The ‘i’ paper today has a dramatic and troubling front page. “Police letting off domestic abusers with a slap on the wrist” it proclaims.
Glossing quickly over the unfortunate irony to the metaphor, the full story is carried in the commuter tabloid’s grown up sibling, the Independent, with a rather more honest title. “Violent partners let off with ‘slap on the wrist’ orders, says Labour.”
The story heralds a speech today by Yvette Cooper, shadow home secretary, which will flesh out more details on Labour’s proposed new legislation that will, among other changes, ban the use of Community Resolution Orders (CROs) in cases of domestic violence. The story is fleshed out with statistics and quotes from Women’s Aid to illustrate and explain that domestic violence is not a trivial crime, it rarely occurs as a one-off, and should therefore be inappropriate for these community settlements. CROs are primarily designed to deal with very minor offences and anti-social behaviour offences by minors.
What is the scale of use of these orders? Well we are told that their use has more than doubled in the past five years
Figures from Labour’s data from 15 police forces show the frequency with which Community Resolution has been used to deal with domestic violence more than doubled in four years. There were 6,861 cases in 2012 and 2013, an average of more than nine a day, compared with 1,337, fewer than four a day, in 2009.
There are 42 territorial police forces in England and Wales, and I presume the figures above come from the 15 forces providing data. For sake of ball park estimates lets assume they represent about a third of the total, which means erring on the side of generosity, perhaps there are around 10,000 CROs issued for domestic violence each year.
This does sound like quite a large number.
On the other hand, in 2011/12 there were 796,000 domestic violence incidents dealt with by police in 2011/12 and around 90,000 prosecutions. There are real and pressing concerns that the number of cases police are prosecuting seems to be declining sharply (this is also the case with sexual violence) and a strong suspicion that this may be due to heavy cuts to police staffing levels and resources.
But the key point is that we have no idea whether the 10,000 CROs that have been issued with regard to domestic violence offences arise from more serious incidents which 5+ years ago would have led to criminal charges and have been effectively demoted, or less serious offences which five years ago would have resulted in a caution or no further action. Considering that we are only talking one CRO for every 80 reported incidents, and nearly 90% of domestic violence call-outs do not result in prosecution, I should think it is highly likely that at least a large proportion of these CROs are not being offered as alternatives to prosecution, but as alternatives to no action at all.
What other factors could be contributing to up to 10,000 CROs a year?
At the risk of bringing down the wrath of the feminist movement on my head, let me utter a heresy: Not all incidents of DV/DA constitute serious violent crime. A couple argue in the street, one party pushes the other and a passing police patrol car intervenes. Bingo, you have a domestic violence statistic.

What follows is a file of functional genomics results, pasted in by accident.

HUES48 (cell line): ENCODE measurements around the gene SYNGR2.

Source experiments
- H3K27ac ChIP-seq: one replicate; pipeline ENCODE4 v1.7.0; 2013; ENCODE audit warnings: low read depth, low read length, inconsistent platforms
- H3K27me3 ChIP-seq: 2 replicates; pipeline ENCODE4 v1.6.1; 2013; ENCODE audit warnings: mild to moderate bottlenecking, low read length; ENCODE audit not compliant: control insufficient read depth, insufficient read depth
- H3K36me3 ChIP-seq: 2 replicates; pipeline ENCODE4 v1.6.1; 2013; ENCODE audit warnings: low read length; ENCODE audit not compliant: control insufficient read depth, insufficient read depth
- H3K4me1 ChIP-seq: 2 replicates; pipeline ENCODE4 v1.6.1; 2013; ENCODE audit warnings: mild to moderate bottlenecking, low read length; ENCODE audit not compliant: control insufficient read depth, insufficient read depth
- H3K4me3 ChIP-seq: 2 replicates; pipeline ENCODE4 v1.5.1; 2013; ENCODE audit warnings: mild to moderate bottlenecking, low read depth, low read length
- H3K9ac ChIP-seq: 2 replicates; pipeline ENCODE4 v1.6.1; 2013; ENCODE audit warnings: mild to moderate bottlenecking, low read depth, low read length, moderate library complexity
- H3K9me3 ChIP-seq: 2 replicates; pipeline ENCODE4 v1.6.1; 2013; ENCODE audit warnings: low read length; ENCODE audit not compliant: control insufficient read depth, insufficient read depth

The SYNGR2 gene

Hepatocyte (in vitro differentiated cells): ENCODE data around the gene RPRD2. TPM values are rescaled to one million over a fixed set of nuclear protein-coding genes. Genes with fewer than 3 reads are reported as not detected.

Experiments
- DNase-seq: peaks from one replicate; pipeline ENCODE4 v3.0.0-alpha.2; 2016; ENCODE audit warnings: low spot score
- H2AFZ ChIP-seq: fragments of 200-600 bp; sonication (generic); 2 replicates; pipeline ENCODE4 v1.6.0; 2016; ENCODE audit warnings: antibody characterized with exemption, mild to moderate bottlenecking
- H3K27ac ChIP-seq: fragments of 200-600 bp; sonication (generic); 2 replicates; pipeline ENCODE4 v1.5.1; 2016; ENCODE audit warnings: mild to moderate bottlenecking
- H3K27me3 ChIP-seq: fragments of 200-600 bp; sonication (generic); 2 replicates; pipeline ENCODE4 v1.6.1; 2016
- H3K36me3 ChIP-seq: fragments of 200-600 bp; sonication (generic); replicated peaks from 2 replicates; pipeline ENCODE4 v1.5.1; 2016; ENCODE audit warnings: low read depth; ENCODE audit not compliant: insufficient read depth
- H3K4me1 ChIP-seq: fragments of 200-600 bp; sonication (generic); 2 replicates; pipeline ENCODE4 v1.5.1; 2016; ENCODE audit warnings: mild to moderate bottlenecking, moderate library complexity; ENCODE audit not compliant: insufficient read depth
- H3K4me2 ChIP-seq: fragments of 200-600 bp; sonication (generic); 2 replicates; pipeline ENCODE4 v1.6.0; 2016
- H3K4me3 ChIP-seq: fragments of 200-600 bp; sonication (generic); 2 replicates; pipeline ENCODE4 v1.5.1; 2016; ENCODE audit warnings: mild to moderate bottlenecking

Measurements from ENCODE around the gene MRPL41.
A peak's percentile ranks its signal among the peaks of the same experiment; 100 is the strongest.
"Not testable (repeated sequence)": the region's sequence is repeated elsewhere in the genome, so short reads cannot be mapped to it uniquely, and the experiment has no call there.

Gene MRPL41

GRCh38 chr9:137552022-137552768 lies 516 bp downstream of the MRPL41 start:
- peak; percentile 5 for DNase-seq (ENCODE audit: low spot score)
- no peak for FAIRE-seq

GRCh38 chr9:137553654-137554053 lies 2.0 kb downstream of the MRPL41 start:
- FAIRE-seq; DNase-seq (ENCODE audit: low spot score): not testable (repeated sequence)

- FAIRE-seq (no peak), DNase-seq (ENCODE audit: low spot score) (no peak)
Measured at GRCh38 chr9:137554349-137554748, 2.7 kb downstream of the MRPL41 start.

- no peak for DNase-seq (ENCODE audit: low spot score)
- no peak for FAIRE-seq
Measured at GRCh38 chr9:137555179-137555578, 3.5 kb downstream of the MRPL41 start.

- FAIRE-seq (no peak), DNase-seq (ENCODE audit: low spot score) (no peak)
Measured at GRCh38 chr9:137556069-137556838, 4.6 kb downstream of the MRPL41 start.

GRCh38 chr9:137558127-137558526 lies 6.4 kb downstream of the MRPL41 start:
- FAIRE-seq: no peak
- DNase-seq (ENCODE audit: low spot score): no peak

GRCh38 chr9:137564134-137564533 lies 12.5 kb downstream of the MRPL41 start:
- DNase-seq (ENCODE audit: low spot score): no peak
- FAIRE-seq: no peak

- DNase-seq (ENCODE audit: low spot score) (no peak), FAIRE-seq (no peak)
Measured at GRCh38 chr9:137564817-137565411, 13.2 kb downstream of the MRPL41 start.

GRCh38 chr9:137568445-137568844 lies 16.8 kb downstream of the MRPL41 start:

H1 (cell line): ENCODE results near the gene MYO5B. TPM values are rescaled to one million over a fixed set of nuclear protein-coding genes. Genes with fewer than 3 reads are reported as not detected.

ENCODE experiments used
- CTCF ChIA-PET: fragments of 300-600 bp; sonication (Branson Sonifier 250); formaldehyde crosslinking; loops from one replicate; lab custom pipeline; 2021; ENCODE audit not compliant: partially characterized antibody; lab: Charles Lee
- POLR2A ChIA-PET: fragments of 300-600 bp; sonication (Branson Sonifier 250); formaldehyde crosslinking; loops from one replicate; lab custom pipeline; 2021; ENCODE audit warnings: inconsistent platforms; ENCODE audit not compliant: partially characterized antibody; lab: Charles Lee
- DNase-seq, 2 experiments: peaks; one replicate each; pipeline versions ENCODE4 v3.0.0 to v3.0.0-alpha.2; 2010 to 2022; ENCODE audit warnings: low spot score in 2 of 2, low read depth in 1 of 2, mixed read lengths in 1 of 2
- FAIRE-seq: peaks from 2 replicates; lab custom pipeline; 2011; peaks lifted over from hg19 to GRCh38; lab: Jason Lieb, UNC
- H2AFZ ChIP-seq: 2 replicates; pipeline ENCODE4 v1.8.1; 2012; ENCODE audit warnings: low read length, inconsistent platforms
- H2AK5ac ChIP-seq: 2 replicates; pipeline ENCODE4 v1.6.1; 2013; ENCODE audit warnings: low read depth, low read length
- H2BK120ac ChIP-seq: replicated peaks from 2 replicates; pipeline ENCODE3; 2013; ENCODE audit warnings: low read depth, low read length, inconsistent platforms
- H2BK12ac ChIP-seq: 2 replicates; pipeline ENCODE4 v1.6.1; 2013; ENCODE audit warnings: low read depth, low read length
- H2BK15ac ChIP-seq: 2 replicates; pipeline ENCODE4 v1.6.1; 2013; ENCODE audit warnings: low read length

One of the most common reasons why police fail to prosecute DV/DA cases is that the victim refuses to co-operate. She or he (or perhaps a neighbour or passer-by) calls the police while an incident is frightening, but the moment the immediate danger has passed, there is no wish to involve the authorities any further. This, of course, is an immensely difficult and complex scenario to navigate as it is almost impossible to separate motivations – love, loyalty, fear, intimidation, distrust of the police and courts and many other emotions may be interacting and influencing the decision. Under these circumstances I can imagine some victims agreeing to be part of a CRO settlement when s/he would not agree to provide evidence as a witness for the prosecution.
We should also bear in mind that the group responsible for the most partner violence is young people. As a wee anecdote, I remember when I was about 15 one of my mates had an argument with his girlfriend and she slapped him hard enough to leave a mark. His parents saw it and interrogated him, then they hit the roof when he told them, and they reported the girl to the police. She was given a stiff talking to, my mate was mortified, and (sorry to say) the rest of us thought it was hilarious. Had there been CROs available, that might well have been the route the police would have gone down. Would that be so wrong? I don’t see it.
I realise that I am now starting to sound like an advocate for CROs as a response to domestic violence. I’m not. In most cases I can easily agree that it would be an inappropriate response.
If there is evidence that CROs are being used inappropriately, in such a way as to put a victim in greater danger, then that should be identified, highlighted and stopped. What I am saying, however, is that I do not accept that CROs can never be an appropriate response.
The truth about partner abuse is that it is a wildly diverse, complex phenomenon. A one-size fits all response from police and prosecutors is a retrograde step. I want victims to be given the most protection they can get. I want offenders to be deterred, dissuaded and prevented from hurting others and punished where they do. My concern over Cooper’s proposals are less about preserving CROs and more about preserving the principle that to provide the best possible protection for victims, we need flexibility, imagination and courage.